The Silver Line is one of the biggest transit projects in the United States. The streetcar will restore a form of surface transit the District hasn’t used in half a century. The transit center is just a three-deck garage.
Over their long histories from concepts to construction, each project busted through sets of targets. Each has had an impact on travelers because of the construction disruptions and the delays.
But it’s the transit center construction, the smallest of the three programs and the one that should have been the most manageable, that has created the most difficulty for travelers for the longest time.
Downtown Silver Spring was and is one of the major transfer points in the D.C. region. It brings together travelers using Metrorail, Metrobus, MARC trains, MTA commuter buses, Montgomery County Ride On buses, taxis, bikes and cars. The transit center will, someday, replace the old bus bays and taxi stand and kiss-and-ride area by the Metrorail station.
To clear space for the transit center construction, the bus bays, taxi stand and kiss-and-ride were moved away and scattered about downtown Silver Spring.
That was in 2008. Since then, tens of thousands of pedestrians, bus riders, taxi patrons, Metrorail riders and motorists have been inconvenienced by a project that Montgomery County officials said should take about two years to complete.
Commuters had to make way for all three transit projects. But the D.C. streetcar tracks were laid down as part of another effort, the Great Streets project, so that H Street and Benning Road wouldn’t have to be torn up twice. That was completed several years ago. The delays have mostly been about acquiring the streetcars themselves, getting them certified and setting up maintenance facilities. The Silver Line delays you’ve been reading about since late last year are largely about construction, certification and punch-list issues within the line’s right of way. The opening isn’t delayed by traffic-disrupting road work.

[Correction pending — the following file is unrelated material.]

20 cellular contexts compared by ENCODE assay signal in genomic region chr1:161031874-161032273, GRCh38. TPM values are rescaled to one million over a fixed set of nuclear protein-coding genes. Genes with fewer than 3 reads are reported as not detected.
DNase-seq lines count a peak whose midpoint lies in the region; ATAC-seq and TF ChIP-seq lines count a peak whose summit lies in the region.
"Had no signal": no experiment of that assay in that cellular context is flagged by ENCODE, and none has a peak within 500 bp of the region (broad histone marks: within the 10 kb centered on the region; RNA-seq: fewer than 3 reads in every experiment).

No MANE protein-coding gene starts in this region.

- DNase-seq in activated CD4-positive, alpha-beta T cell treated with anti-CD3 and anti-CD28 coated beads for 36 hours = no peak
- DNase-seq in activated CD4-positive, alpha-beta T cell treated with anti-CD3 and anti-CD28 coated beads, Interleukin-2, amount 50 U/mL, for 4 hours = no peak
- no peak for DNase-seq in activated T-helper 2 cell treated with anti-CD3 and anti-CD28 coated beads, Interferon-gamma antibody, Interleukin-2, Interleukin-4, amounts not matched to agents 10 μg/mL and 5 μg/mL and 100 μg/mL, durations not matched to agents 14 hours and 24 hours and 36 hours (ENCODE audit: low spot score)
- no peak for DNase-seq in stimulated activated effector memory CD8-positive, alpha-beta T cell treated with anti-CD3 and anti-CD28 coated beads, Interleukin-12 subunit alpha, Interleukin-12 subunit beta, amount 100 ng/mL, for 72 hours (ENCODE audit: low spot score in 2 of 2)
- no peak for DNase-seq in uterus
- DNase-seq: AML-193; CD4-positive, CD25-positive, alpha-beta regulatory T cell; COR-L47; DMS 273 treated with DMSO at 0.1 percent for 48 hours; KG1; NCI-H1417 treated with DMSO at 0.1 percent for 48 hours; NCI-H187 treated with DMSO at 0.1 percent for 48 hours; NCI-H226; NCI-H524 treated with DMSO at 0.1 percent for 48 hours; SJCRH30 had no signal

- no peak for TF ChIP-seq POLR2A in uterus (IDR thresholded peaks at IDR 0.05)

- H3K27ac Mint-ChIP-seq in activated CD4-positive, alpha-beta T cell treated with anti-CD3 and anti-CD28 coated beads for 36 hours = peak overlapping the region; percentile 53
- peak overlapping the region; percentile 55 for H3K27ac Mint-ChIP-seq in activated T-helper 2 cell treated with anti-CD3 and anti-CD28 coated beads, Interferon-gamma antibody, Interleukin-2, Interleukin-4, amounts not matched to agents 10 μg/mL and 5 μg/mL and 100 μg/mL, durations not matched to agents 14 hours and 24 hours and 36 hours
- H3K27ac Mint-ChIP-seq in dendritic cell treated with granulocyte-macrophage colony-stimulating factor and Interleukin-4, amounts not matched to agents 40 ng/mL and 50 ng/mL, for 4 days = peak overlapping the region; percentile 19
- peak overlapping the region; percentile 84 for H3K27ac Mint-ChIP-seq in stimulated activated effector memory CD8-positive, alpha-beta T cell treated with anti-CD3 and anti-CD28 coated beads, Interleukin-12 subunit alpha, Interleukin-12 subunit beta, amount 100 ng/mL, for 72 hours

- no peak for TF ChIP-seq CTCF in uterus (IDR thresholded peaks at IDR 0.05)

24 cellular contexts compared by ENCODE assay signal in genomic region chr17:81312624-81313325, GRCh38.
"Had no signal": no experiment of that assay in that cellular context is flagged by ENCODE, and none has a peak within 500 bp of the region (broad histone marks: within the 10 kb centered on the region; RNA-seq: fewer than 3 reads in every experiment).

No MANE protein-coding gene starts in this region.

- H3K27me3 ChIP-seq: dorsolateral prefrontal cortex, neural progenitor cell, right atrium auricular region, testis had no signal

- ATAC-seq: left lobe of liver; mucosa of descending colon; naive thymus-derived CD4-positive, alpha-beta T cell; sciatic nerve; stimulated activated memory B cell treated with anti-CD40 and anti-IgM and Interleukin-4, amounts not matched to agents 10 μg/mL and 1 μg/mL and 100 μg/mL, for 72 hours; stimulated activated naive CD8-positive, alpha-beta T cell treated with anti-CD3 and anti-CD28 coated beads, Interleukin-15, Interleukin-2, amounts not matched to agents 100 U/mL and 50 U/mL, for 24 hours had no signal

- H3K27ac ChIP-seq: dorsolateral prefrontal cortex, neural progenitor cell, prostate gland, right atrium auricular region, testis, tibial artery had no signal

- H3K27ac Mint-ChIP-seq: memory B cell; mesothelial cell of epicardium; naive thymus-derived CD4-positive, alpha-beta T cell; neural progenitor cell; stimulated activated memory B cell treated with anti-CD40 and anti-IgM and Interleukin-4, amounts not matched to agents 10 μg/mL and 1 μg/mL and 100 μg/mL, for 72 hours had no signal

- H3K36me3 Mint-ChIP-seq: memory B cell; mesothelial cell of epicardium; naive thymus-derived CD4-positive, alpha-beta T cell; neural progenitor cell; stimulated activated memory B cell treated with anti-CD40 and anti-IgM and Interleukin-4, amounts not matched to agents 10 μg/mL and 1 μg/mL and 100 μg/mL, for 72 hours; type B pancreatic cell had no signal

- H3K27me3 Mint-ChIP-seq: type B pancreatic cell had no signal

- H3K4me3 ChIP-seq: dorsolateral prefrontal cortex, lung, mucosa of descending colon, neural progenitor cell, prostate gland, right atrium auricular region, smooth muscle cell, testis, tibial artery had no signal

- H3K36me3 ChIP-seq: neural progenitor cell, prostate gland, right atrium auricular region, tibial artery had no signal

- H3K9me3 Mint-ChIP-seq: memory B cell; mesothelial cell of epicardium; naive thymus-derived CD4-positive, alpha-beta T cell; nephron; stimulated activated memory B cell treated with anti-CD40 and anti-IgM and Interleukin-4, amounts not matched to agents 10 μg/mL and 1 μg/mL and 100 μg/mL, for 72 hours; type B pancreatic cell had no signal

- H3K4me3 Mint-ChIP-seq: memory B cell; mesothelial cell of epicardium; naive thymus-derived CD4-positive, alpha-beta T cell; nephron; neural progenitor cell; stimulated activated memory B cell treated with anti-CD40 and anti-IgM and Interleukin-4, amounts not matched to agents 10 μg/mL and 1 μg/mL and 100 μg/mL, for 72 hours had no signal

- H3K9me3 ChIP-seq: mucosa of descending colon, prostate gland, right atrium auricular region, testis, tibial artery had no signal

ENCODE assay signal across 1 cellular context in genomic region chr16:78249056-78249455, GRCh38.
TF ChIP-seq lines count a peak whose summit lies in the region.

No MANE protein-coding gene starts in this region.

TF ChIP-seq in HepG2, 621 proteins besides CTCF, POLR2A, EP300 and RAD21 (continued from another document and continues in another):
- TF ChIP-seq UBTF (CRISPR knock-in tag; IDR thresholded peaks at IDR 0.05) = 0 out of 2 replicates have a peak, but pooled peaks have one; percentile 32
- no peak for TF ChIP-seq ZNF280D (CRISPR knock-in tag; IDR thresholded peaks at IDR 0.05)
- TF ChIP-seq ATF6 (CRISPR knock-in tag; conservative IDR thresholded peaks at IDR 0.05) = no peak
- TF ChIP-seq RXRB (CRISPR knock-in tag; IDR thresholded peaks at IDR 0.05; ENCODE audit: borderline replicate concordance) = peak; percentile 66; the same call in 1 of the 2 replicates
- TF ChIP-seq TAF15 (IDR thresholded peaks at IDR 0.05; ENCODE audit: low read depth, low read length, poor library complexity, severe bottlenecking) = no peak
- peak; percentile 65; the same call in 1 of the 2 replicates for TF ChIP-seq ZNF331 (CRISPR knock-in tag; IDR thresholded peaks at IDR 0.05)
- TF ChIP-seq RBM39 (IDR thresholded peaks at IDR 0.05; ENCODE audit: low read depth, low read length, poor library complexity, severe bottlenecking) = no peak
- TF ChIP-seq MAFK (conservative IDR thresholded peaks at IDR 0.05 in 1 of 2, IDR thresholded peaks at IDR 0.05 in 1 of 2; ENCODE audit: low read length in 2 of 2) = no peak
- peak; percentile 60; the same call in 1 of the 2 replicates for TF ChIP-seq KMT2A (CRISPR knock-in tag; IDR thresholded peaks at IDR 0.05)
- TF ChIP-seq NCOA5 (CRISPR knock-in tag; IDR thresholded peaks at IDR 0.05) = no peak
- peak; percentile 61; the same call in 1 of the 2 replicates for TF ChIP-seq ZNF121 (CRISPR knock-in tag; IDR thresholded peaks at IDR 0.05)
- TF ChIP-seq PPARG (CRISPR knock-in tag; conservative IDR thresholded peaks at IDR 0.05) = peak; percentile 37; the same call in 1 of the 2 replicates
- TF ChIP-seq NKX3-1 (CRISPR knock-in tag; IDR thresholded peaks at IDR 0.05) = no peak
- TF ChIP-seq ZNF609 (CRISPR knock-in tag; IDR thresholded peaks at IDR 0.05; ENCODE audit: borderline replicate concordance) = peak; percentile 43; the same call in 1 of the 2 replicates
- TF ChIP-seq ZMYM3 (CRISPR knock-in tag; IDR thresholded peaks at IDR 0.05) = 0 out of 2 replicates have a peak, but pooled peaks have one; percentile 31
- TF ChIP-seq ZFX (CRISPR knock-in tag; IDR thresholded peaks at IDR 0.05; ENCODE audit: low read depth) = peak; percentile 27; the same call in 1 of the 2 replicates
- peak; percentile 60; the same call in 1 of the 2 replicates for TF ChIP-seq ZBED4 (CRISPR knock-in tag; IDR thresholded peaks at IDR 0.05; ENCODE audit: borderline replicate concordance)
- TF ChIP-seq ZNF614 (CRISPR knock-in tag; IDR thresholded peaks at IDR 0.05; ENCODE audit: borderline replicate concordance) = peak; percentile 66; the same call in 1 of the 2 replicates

The people who were pushed out of the old Silver Spring transit hub by the construction project have had their commutes disrupted every single day since 2008, and for them, there’s no end in sight.
Yes, the completion of the transit center will bring them benefits they didn’t have at the old hub. Many people will have a drier place to wait for buses and taxis in inclement weather than they did with the old shelters. But unlike the Silver Line and the D.C. streetcar, the greatest benefit to these thousands of Silver Spring commuters won’t be the new stuff. The biggest benefit will simply be the elimination of the walk between rail station and bus stops, or between rail station and taxis, or between bus stops and bus stops, or between kiss-and-ride parking and rail station that they’ve endured for the past six years — and counting.
Even the drivers who are just passing through on their way to and from D.C. or other parts of Montgomery must travel along streets crowded with pedestrians and stopped buses.
So as you continue reading about the dispute over transit center repairs among the Montgomery County government, the general contractor Foulger-Pratt and the designer and engineer Parsons Brinckerhoff — and you will continue to read about that — please don’t think only about concrete. Think also about your fellow commuters and the unfulfilled promise made to them by county government leaders who oversee this debacle of a project.